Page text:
Big 10 commissioner Kevin Warren suggested the Spring season as did Pac 12 commissioner Larry Scott. While Warren did a pre-taped video message for the cancellation announcement, Scott held a press conference. When queried on the issue of playing two seasons in one calendar year, he admitted, “You have identified one of the reasons why considering the Spring was not one of the things you wanted to default to right away.”

Plus, there has been no commitment from ESPN/ABC to Spring football coverage. Recouping lost revenue from the Fall is the only logical reason to even think about Spring. Without the guarantees, why bother?

The Conference “Bailout” Plan

There is the possibility of the Pac 12 bailout plan. It has been reported that Scott has discussed with several of the conference schools that the Pac 12 could provide $1 billion across all 12 campuses to help with the athletic revenue shortfalls. The only problem is the conference does not have $1 billion to loan. It is horribly cash strapped itself. It would first have to borrow the money, and then turn it around to the schools at a reported 3½ % interest over three years. The Gambino family would have been proud to get a vig like that. But who is going to loan the conference headquarters money? They are in the midst of budget cuts and layoffs. Their tv network is hanging on by a thin thread. And how would schools repay it when their finances are going deeper into the red?

The Pac 12 is in no position to help anyone. This time last year Scott was on a road show, going to investment firms asking for $750 million in angel investment money. He had nothing to offer in return except maybe a paltry 2% return on investment. Predictably he got turned down at every stop.

Where Does UCLA Go
PAC12 Commissioner Larry Scott speaks to the media during PAC12 Media Days on July 26, 2017 in Hollywood, California. (Photo by Leon Bennett/Getty Images)

It was reported that an obstacle was that UCLA and USC wouldn’t sign 25-year commitments to the conference. That may be. But the actual reason he got turned down was because he had nothing to give in return. Investment firms that are prepared to bankroll that kind of money want seats at the table. They often take 2-3 seats on the board of directors. They want to control the path of the company in which they are investing. Scott has no such seats to give. No equity firm was going to give him $750 million and let him continue to run it in the same fashion that put him in this predicament.

We contacted the UCLA athletic department to get their insights on the reported loan program. We were told athletic director Martin Jarmond would have no further comment on the financial issues beyond what he said at his press gaggle the day of the Pac 12 cancellation announcement. At that time, early last week, Jarmond said, “We have obviously been modeling different scenarios based on the season, based on competition. Not just revenues but expenses.”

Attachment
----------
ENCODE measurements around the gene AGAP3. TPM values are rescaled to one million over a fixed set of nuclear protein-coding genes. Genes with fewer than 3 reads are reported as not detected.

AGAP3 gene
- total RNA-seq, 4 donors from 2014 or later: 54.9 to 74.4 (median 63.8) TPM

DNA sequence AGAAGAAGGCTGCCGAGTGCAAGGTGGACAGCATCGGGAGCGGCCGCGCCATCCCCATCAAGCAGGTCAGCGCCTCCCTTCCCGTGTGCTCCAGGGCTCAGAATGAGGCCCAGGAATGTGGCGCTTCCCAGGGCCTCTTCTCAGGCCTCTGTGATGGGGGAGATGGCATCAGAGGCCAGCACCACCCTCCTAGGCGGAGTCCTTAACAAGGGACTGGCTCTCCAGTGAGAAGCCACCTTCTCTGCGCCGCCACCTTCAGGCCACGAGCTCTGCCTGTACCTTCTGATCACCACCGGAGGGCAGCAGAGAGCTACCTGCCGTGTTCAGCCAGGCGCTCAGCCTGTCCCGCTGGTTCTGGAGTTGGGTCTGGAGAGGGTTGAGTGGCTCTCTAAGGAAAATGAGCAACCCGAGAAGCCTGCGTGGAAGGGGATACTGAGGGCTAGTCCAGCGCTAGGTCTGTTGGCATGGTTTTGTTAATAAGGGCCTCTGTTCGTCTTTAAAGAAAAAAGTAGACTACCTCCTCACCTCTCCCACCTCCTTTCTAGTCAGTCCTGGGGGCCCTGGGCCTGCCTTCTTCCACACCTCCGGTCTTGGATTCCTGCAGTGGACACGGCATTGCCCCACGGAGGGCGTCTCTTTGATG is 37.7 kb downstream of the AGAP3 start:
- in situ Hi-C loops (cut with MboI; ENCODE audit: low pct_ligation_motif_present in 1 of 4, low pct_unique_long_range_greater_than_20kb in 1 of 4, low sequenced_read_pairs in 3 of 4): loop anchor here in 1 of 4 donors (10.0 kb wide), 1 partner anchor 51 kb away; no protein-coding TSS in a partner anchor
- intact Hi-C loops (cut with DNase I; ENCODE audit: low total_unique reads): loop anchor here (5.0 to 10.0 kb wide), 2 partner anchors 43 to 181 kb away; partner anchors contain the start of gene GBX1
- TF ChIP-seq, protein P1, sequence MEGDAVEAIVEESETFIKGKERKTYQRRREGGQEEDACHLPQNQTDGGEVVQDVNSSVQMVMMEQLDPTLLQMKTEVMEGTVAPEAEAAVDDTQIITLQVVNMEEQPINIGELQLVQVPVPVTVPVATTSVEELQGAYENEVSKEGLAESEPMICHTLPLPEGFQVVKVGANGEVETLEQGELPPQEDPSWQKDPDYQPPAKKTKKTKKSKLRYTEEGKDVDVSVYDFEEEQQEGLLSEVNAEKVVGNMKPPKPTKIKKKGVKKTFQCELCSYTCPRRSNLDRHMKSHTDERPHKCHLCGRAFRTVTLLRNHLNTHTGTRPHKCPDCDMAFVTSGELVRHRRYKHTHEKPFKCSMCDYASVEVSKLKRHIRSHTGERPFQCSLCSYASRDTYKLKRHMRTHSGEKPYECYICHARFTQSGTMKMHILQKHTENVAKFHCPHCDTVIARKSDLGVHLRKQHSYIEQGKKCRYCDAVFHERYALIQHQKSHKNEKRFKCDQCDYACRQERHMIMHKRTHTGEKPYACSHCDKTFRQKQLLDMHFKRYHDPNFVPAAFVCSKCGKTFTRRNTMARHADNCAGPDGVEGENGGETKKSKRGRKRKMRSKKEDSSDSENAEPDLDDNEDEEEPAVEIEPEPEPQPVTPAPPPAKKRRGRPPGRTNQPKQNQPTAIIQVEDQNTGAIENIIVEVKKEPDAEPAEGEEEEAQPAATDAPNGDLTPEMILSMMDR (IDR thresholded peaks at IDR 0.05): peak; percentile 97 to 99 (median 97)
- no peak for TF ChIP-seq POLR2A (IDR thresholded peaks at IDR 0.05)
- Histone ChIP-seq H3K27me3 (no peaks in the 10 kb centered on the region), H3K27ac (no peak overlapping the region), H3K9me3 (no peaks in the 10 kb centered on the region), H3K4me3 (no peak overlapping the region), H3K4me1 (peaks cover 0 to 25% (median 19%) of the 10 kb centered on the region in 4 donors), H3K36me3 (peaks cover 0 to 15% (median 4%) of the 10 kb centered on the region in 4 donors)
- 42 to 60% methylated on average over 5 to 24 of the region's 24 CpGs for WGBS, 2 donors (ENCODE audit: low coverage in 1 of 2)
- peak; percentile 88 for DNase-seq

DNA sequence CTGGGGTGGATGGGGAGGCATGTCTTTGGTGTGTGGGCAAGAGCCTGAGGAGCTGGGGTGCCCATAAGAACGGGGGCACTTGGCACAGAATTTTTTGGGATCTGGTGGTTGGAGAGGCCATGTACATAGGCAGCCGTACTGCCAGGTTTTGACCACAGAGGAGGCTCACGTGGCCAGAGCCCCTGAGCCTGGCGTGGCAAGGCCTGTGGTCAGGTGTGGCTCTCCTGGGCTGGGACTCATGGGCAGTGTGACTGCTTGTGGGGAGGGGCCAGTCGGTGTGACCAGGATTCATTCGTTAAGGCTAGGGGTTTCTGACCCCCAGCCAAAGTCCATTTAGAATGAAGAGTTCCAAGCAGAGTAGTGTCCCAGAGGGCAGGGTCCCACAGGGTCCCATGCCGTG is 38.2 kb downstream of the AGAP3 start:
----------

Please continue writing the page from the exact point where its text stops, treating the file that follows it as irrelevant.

Where Do We Get Money From?

Just because they are not playing, does not mean there is not overhead. The coaches are all still getting paid. And the highest paid athletic director in UCLA history is still getting his paycheck. The expenses are significant. Jarmond was pragmatic last week. “We all understand how financially significant those Fall sports are and its going to be a challenge.” As things in college football change weekly, the problems could get worse. When we spoke with him after he first got the job, he was committed to trying to keep all the non-revenue sports. That was then. This is a COVID budget now.

So, the UCLA athletic department had to borrow money from the school to get out of the red. It is now going to go back into the red with the loss of Fall sports revenue. Spring football is but a fantasy plan right now. The planned partial basketball season can make a minor dent, but nothing more. The school is hemorrhaging money itself, and likely facing state budget cuts. Not only is it not in a position to help you out again, but would really like you to “pay back” the money you already owe. And the Pac 12, the conference that can barely afford its high-end San Francisco office space, has no one thus far willing to give it money, to then give to you. And since you, the school, have no immediate ability to pay it back anyway, does it really matter?

Where Does UCLA Go
The ACC Network logo. (Photo by Kevin Abele/Icon Sportswire via Getty Images)

Best Case Scenario Is For Others To Fail

The best case scenario for UCLA in the immediate future, while they likely would not admit it, is for the SEC, ACC, AAC, Big XII, and others to fail in their efforts to have Fall football. It could force ESPN’s hand to support Spring football. The Pac 12 has a contract with ESPN. The ACC and SEC have an actual partnership with them in their conference networks. If they pull off the Fall, and it is a big if, the ratings will be huge. There will be an audience concentration on fewer games. The Big 10, the Pac 12, and within that, UCLA, will get left behind. If they fail to play in the Fall, then there is potential financial help for UCLA, maybe about six months from now.